Improvements to overall system management, improving coordination between all stakeholders, including the HSE, operators and the workforce. The “permit to work” system, designed to ensure rig workers were properly trained and ensure safe operations, was overhauled: the Cullen report concluded it was as based on “informal and unsafe practice” and was knowingly flouted by Piper Alpha operator Occidental.
Changes to rig and infrastructure design, including the introduction of a series of “barriers” to prevent escalation of potentially dangerous situations, changes to pipeline emergency shutdown valves, installation of sub-sea pipeline isolation systems. The industry also implemented measures to mitigate smoke hazards and more open-sided rig designs were introduced to prevent gas build-ups within the structure, as occurred on Piper Alpha.
Improvements to evacuation and escape systems and the provision of a safe haven for workers in event of an incident. In some cases, worker accommodation is now on a different structure from the rig itself.
The 2005 revision of the safety case eased the administrative burden on the industry by removing a requirement for operators to re-submit their safety cases every three years. Safety cases are now valid for the lifetime of a project, but require a “thorough review” every five years.
Management of selected offshore regimes
Sources: Pembina Institute, Petroleum Economist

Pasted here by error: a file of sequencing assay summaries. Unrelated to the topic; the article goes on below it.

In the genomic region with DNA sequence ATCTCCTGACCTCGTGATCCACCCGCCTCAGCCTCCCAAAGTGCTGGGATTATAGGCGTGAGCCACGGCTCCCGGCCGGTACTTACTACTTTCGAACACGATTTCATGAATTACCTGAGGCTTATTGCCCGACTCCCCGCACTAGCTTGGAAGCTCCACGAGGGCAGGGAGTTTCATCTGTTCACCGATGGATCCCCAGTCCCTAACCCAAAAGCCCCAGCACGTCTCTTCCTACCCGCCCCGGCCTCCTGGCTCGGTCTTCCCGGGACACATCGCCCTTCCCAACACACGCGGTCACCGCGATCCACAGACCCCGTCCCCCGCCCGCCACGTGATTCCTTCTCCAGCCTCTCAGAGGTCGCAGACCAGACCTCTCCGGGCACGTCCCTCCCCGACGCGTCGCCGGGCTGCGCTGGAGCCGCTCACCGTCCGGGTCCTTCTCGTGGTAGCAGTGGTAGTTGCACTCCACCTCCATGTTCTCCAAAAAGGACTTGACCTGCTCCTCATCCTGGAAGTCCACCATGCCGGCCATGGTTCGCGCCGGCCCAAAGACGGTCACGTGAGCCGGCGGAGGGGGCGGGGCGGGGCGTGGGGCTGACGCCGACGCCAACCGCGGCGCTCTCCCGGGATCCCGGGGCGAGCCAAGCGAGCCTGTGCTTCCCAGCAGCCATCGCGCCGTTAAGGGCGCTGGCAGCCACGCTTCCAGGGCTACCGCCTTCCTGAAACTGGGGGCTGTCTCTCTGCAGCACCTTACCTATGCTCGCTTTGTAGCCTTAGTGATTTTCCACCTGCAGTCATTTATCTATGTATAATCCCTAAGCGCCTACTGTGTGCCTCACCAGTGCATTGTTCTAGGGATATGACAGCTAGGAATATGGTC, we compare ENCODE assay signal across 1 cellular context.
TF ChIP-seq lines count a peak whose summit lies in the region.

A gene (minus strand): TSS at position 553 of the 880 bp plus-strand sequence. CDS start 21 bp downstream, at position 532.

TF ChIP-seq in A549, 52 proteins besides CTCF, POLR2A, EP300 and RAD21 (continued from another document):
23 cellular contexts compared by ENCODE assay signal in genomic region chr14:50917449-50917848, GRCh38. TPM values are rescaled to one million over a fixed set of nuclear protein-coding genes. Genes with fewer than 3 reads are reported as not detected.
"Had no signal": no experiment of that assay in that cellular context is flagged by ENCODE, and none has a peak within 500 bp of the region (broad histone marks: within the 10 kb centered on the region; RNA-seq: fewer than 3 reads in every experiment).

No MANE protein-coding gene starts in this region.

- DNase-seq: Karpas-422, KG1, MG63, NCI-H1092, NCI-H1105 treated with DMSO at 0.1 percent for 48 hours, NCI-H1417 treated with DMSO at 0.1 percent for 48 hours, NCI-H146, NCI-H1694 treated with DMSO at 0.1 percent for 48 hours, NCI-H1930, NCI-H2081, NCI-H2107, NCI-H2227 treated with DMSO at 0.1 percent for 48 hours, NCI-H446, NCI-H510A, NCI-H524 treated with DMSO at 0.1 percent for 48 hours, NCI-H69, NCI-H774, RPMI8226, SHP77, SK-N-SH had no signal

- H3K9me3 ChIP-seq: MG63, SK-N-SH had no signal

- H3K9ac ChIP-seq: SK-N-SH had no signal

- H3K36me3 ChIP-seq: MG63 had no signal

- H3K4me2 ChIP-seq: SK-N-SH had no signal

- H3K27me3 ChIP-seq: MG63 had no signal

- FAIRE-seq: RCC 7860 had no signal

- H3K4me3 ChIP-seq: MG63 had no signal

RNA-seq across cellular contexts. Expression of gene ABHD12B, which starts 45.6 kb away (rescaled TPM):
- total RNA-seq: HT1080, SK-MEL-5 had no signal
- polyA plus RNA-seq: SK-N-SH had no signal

Regulator: Health and Safety Executive (HSE)
Uses performance-based approach. Operators must demonstrate that they are taking measures to minimize hazards and risks to “as low as reasonably practicable” (ALARP). Management systems not prescribed by HSE. Measures developed from compilation of a “safety case” to the regulator.
UK has one main statute and various other general laws that regulate specific aspects of offshore drilling.
Regulator: Bureau of Ocean Energy Management, Regulation and Enforcement (BOEMRE).
Largely uses prescriptive regulations, often incorporating industry standards.
Management systems prescribed by BOEMRE. Referred to as Safety and Environmental Management Systems (SEMS).
US has one main statute and various general laws that regulate specific aspects of offshore drilling.
Regulator: Petroleum Safety Authority (PSA)
Performance-based approach with guidelines and recommended standards.
Management systems not prescribed by PSA. Created by the developer as part of its risk management strategy.
Uses many separate statutes to regulate various aspects of offshore drilling.
Regulator: National Energy Board (NEB).
Hybrid approach, mixing prescriptive and performance-based regulations.
Safety and environmental processes and goals of the management systems prescribed by NEB.
Arctic offshore drilling regulated using Canada Oil and Gas Operations Act and regulations. Other legislation governs some aspects of offshore drilling.